It’s been awhile since I talked your ear off, so guess what? You’re in for a bit of blahdeeblahdeeblah today! Yay!!
I am embarrassed to admit how many times I’ve written and then deleted this post. It’s hard to write about your life without sounding really cheesy, and mostly I would think to myself, “why write about life and blogging and balance when it’s been written about SO many times before?” Then I realized, duh, you probably wouldn’t be reading this blog if you didn’t care about what I have to say in some small way, so why not give it a try? I want to talk a little first about how blogging turned into sort of a job for me, and then how on earth I fit everything Blog-related into my Real Life without going insane. An interesting topic, no? And I think, really important, because I want to be the best wife to Mr Rae and mama to these little munchkins that I can possibly be.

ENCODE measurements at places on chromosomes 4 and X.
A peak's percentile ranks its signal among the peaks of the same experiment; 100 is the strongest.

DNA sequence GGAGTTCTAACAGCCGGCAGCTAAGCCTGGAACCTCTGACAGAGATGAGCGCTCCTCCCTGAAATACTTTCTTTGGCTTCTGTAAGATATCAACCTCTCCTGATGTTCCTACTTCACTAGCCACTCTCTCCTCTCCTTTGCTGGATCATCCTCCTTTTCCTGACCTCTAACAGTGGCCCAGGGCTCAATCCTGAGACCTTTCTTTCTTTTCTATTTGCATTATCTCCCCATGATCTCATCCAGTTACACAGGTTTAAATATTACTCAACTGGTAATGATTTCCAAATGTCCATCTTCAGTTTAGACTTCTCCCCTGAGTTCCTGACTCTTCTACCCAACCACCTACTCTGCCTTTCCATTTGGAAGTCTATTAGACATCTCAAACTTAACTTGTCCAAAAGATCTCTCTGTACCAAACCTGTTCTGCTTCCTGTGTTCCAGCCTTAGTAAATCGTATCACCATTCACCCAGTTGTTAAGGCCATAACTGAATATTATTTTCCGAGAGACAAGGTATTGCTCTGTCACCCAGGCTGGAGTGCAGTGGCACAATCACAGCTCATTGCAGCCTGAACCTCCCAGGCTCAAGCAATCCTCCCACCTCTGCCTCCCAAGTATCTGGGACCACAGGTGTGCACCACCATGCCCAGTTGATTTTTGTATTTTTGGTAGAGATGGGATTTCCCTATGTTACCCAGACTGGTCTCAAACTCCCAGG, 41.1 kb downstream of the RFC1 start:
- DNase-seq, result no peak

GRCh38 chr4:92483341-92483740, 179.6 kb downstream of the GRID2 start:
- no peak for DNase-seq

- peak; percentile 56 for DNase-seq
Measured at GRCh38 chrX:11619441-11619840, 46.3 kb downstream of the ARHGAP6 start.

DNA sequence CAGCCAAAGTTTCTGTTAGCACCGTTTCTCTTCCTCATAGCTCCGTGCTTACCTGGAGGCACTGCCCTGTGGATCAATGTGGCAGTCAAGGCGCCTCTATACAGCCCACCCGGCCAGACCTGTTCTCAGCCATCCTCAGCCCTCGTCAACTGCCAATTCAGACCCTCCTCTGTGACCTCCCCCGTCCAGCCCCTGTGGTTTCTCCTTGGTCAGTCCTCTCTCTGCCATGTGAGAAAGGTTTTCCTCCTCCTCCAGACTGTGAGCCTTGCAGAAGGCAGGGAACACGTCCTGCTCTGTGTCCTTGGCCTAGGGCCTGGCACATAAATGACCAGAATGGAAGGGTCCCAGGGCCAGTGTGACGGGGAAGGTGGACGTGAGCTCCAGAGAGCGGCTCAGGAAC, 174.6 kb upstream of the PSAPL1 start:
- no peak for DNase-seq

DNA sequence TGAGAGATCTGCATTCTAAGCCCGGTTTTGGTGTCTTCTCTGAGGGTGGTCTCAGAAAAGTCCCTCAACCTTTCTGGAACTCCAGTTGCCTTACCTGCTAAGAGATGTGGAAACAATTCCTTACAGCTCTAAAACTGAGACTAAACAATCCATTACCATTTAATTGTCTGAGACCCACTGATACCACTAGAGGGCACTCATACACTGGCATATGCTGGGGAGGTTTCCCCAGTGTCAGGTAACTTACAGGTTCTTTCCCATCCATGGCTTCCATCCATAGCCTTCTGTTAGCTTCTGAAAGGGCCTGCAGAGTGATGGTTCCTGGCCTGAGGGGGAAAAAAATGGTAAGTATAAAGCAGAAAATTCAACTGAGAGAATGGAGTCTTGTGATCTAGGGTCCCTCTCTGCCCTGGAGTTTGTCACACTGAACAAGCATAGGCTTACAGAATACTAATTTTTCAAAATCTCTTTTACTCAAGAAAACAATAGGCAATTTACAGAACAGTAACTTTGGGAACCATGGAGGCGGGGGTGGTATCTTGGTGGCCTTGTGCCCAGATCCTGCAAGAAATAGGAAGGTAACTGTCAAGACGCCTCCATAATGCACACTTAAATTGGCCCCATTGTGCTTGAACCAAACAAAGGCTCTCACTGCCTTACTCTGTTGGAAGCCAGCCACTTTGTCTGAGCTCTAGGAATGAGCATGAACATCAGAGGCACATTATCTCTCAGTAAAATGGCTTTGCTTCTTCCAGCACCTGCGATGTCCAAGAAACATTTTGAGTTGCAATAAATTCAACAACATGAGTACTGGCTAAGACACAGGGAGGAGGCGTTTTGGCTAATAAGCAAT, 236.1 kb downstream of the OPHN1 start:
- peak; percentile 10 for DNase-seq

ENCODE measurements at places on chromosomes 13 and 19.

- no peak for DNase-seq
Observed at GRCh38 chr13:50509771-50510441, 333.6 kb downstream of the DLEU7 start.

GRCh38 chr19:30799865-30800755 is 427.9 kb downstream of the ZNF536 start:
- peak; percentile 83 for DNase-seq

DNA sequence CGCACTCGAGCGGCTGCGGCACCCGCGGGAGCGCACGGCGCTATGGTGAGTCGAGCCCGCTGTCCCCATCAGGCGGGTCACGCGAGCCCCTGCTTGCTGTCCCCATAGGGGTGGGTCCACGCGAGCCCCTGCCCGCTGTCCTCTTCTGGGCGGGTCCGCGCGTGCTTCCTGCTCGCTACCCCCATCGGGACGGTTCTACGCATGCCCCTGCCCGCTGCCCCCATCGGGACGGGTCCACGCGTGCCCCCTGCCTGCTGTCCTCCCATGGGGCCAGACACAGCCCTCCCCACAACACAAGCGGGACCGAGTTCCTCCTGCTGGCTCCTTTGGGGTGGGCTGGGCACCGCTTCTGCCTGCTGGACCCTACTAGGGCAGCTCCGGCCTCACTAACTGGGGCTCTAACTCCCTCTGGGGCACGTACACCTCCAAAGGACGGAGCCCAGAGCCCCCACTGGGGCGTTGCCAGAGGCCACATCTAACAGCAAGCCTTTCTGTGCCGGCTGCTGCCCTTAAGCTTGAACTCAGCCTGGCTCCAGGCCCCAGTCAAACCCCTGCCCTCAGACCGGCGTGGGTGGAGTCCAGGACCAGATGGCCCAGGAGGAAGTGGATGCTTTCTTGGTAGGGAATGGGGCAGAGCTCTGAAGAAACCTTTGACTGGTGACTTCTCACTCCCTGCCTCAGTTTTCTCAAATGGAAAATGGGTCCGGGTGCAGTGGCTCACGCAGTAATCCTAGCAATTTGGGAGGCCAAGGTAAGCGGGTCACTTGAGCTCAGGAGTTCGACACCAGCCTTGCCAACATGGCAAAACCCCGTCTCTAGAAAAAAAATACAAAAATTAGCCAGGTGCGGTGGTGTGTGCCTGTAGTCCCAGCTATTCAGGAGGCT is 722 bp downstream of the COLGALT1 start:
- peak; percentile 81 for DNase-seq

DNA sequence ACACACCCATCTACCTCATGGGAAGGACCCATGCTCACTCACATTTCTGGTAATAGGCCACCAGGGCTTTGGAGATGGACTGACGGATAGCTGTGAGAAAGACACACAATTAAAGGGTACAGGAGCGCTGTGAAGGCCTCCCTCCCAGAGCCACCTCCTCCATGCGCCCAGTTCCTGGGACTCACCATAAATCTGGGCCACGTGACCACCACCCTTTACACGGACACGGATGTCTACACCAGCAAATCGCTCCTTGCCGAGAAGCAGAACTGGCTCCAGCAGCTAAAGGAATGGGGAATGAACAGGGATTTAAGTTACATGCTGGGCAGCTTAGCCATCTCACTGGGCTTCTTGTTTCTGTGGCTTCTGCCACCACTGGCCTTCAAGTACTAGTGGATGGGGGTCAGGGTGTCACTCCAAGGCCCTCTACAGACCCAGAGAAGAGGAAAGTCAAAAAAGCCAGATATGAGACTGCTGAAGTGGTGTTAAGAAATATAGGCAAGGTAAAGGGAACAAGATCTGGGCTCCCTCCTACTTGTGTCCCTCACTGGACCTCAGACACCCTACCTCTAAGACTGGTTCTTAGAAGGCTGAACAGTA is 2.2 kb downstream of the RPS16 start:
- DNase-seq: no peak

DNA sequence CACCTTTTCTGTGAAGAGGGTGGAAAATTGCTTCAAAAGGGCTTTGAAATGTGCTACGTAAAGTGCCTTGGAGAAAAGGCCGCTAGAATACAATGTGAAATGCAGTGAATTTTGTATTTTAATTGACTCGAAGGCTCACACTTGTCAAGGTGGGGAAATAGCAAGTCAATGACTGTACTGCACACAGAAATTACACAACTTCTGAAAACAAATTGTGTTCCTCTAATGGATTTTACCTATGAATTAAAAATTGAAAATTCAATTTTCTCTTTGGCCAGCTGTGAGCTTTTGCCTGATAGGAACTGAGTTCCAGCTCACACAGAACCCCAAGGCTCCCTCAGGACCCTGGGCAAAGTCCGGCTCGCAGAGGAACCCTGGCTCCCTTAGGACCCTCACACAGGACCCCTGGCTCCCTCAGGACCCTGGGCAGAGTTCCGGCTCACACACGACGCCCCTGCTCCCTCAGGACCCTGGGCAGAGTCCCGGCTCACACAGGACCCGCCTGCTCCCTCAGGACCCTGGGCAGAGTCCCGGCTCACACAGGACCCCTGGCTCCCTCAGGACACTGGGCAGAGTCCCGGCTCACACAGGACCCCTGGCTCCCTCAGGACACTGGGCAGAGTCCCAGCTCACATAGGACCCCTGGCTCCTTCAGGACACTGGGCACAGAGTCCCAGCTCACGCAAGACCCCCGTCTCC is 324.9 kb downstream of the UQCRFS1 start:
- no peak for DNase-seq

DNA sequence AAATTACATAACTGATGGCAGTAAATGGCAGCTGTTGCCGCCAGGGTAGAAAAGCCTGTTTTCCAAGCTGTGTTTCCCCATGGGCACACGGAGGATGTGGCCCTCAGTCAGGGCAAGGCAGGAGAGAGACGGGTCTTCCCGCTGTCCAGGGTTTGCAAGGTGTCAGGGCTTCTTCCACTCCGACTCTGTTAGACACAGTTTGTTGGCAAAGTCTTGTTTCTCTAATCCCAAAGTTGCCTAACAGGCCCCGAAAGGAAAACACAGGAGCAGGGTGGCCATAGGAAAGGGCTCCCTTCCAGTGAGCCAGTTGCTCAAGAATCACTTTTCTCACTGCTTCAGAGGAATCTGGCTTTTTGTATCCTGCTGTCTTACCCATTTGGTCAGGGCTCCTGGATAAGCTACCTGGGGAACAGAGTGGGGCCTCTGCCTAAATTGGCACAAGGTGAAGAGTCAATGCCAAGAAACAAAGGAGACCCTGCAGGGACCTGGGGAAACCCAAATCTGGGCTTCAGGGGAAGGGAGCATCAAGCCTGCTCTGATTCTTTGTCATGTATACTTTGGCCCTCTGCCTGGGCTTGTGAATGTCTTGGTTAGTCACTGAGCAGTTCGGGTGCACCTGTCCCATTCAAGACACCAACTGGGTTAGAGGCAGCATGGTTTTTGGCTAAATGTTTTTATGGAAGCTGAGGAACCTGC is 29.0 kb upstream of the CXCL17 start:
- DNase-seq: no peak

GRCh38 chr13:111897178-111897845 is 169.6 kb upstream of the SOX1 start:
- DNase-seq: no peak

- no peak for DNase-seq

This blog began humbly, like most other blogs, with no huge aspirations but more as a hobby to keep myself from stabbing my eye out with a pencil after hour upon hour watching baby Elliot drool and try to roll over. I really truly wish it hadn’t been the case, but after being a full-time high school science teacher, the extremely slow pace of motherhood bored me to tears and made me feel a bit depressed and aimless. I needed a project. And friends. Besides the baby. So I started blogging about my sewing projects. Sound familiar? I feel like this is a story that so many of us share!